Clarke, Jeffries urge Guyana probe

Clarke, Jeffries urge Guyana probe|Clarke, Jeffries urge Guyana probe
Associated Press / Bebeto Matthews|

Brooklyn Democratic Congressional Representatives Yvette D. Clarke and Hakeem Jeffries have called for a probe into the dissolution of Guyana’s National Assembly.

In a letter to U.S. Secretary of State John Kerry, Clarke and Jeffries said on Monday that they were deeply concerned that Guyana’s President Donald Ramotar dissolved the National Assembly “in an apparent attempt to prevent general elections and maintain himself in authority indefinitely.”

“We are deeply concerned by the decision of President Donald Ramotar of Guyana to dissolve the National Assembly when members started to debate a motion of no confidence,” they wrote.

“Democracy cannot exist without the consent of the government — in a republic such as the United States or Guyana, expressed by their elected representatives,” they added.

Under the Constitution of Guyana, the congressional representatives noted that the National Assembly has the authority to enact a motion of no confidence which, if successful, requires general elections within three months.

“The apparent attempt by President Ramotar to prevent general elections has effectively disenfranchised the people of Guyana by precluding a majority of the members of the National Assembly from acting in the interests of their constituents,” they said.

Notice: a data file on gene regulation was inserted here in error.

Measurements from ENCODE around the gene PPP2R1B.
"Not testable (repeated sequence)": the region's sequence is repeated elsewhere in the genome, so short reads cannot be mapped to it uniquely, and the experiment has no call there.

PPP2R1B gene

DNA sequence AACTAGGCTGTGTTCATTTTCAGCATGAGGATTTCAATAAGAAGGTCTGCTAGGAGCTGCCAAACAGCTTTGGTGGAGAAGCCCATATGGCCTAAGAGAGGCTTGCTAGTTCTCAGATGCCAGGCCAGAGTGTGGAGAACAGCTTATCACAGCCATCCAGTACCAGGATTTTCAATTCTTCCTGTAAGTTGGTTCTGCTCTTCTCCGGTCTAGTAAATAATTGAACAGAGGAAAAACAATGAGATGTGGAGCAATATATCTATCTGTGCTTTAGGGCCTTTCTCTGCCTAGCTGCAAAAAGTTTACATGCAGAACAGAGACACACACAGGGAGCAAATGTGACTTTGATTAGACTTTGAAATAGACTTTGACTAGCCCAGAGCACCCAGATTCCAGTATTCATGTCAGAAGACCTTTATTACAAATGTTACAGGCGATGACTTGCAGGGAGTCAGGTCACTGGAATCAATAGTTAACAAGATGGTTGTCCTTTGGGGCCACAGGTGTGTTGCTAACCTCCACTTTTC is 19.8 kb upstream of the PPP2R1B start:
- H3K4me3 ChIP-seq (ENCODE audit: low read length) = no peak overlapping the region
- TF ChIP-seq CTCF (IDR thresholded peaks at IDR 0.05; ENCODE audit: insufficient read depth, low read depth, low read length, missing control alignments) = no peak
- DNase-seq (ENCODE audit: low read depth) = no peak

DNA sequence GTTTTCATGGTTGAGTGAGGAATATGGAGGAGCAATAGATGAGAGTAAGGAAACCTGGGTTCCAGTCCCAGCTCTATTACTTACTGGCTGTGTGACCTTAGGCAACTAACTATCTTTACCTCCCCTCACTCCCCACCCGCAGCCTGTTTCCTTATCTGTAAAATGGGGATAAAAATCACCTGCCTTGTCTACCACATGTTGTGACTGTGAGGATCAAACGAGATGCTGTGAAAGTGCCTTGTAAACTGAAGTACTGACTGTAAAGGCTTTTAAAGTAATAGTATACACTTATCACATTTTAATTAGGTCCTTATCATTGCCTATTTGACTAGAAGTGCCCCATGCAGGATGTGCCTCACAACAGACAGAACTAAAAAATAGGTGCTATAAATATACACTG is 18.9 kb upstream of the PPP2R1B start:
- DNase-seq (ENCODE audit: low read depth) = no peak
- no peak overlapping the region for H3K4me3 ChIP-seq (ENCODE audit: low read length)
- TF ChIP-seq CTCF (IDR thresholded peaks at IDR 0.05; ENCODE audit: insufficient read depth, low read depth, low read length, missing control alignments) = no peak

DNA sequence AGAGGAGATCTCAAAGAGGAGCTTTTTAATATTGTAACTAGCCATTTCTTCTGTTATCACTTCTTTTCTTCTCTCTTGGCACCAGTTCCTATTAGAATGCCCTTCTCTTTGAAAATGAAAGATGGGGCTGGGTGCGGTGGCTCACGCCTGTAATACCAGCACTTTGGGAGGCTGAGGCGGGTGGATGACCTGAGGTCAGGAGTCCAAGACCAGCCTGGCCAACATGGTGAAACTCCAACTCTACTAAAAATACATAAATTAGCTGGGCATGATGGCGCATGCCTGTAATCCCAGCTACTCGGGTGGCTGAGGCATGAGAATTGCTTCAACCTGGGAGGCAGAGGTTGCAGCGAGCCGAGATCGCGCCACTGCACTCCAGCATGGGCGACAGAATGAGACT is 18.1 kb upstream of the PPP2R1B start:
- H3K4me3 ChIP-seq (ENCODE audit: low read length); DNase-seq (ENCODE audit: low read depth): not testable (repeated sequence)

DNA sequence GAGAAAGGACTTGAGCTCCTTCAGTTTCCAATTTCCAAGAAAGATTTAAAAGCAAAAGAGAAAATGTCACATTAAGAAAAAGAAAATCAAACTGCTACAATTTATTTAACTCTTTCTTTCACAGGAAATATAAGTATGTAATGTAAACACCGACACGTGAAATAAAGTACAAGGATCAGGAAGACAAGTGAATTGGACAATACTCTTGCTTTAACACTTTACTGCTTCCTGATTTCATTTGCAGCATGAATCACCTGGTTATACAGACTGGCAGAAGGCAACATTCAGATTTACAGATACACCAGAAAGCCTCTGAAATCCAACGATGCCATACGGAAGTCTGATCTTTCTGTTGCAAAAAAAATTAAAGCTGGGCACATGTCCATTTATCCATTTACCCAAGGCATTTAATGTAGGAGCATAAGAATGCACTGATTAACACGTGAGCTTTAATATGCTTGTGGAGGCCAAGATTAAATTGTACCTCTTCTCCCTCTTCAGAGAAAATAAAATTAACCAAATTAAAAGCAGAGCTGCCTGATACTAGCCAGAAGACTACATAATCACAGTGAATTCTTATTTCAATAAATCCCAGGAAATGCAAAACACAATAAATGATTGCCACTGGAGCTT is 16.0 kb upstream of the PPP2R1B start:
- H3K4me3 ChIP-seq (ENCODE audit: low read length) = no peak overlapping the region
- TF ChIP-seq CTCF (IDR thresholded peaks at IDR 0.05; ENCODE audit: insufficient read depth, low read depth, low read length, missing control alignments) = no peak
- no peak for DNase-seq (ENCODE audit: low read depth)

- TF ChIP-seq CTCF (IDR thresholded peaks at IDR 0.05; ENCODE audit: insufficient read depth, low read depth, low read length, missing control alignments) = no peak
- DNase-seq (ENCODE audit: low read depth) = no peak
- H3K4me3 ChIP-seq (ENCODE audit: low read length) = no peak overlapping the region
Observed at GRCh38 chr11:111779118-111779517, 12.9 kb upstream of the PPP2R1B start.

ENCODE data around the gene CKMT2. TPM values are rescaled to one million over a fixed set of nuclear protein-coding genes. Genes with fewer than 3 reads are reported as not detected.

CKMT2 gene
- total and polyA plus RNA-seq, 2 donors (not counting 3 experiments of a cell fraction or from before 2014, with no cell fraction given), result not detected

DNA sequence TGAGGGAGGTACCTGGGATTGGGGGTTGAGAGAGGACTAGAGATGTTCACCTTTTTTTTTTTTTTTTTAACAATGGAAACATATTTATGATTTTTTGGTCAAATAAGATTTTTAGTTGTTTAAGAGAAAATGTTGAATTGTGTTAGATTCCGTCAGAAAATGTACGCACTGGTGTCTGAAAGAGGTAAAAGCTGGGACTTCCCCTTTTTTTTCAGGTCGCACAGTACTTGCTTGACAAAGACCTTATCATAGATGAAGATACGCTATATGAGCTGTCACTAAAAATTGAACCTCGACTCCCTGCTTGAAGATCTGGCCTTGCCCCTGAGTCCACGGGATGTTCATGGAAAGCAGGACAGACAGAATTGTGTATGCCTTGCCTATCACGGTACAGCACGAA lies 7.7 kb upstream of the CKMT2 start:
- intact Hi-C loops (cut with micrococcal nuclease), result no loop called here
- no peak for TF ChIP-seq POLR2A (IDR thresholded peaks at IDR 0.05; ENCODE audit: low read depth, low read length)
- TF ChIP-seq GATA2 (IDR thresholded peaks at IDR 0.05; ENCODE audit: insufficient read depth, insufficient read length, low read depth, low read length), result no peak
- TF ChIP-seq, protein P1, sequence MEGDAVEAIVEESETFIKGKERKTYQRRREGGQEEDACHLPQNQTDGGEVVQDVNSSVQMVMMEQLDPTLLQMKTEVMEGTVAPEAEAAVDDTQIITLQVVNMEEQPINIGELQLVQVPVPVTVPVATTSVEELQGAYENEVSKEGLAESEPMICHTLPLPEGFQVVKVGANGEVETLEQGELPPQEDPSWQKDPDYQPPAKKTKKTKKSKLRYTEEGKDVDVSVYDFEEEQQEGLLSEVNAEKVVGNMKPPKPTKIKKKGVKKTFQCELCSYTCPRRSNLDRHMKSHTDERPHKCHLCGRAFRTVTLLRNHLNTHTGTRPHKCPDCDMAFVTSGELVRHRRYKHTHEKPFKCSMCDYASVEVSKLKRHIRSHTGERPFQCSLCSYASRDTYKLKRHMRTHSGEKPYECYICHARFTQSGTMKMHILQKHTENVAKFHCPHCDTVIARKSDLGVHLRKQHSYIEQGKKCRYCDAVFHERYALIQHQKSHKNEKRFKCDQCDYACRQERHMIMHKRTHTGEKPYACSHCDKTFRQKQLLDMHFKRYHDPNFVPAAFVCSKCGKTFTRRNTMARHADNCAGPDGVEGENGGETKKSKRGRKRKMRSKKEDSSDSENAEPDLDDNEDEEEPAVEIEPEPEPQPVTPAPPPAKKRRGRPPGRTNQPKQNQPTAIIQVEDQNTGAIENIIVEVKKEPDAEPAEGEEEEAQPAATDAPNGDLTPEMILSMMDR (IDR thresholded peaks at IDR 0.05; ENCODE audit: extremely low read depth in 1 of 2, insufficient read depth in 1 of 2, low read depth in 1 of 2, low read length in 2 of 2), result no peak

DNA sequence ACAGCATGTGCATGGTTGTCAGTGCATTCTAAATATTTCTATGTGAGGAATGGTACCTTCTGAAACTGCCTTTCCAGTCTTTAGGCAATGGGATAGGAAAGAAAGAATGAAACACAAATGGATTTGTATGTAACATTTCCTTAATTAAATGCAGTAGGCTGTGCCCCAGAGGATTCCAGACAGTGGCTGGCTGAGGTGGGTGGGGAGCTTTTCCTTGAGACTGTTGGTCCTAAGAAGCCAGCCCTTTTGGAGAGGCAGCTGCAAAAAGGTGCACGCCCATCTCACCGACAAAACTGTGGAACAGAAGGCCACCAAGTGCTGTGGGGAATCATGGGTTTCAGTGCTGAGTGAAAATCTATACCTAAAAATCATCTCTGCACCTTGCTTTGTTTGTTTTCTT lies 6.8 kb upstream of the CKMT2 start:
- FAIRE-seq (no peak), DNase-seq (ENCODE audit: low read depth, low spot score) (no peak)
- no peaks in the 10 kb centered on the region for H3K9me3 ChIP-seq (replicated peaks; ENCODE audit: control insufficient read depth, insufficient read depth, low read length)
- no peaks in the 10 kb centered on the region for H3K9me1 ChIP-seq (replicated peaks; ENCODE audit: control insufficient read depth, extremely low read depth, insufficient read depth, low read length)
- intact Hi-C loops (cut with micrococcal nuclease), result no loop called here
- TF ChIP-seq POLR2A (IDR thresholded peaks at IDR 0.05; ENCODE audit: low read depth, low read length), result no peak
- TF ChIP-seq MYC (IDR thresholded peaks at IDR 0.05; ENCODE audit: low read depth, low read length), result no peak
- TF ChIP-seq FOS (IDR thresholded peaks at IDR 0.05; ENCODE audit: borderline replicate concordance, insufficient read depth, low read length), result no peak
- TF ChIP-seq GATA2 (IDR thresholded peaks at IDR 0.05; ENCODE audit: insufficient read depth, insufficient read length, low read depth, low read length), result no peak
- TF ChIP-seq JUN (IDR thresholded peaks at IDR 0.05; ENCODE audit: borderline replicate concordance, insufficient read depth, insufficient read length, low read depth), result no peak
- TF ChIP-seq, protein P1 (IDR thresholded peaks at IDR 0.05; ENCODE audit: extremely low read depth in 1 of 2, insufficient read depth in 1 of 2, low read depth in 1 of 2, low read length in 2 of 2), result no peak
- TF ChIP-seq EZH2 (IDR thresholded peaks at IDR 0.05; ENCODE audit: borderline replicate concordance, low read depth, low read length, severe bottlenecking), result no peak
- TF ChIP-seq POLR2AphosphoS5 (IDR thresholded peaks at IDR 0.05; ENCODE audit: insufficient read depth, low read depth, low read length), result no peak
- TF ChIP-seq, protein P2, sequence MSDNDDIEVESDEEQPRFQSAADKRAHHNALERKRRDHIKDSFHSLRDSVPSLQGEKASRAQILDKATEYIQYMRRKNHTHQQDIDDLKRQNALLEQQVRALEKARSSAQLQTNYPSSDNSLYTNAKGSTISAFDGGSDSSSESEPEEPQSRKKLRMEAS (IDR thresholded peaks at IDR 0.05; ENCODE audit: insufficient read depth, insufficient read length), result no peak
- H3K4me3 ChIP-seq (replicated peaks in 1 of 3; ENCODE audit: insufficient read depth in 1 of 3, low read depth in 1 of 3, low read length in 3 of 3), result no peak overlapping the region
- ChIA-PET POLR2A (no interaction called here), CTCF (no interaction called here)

They urged Kerry to “investigate this situation in collaboration with the community of nations and to work with elected officials in Guyana to secure fair elections in which the people have the ability to control the future of their nation.”

On Jan. 20, Ramotar, who had suspended Parliament in November to avoid a no-confidence vote, announced that general elections would be held on May 11. Ramotar’s People’s Progressive Party (PPP), which is dominated by Indo-Guyanese, has held power for more than 20 years.

But it fell short of a majority in the assembly in 2011 with the rise of a multiethnic third party as a political force, according to the New York Times.

It said the two main parties have traditionally hewed to racial lines: one drawing support from the descendants of Africans, the other from the descendants of Indians.

Ramotar said he intends to invite international observers to observe the general elections.

“I will expect the political parties, the security services and the people of Guyana to conduct themselves in a manner that would ensure continued peace and stability before, during and after the elections,” he said in a nation-wide address on Jan. 20.

“We have a collective obligation to ensure the protection of the democratic gains we have made and for which we have endured so much as a nation to secure,” he added.

President Donald Ramotar, of Guyana, addresses the 69th session of the United Nations General Assembly, at U.N. headquarters, Friday, Sept. 26, 2014.
Associated Press / Richard Drew, File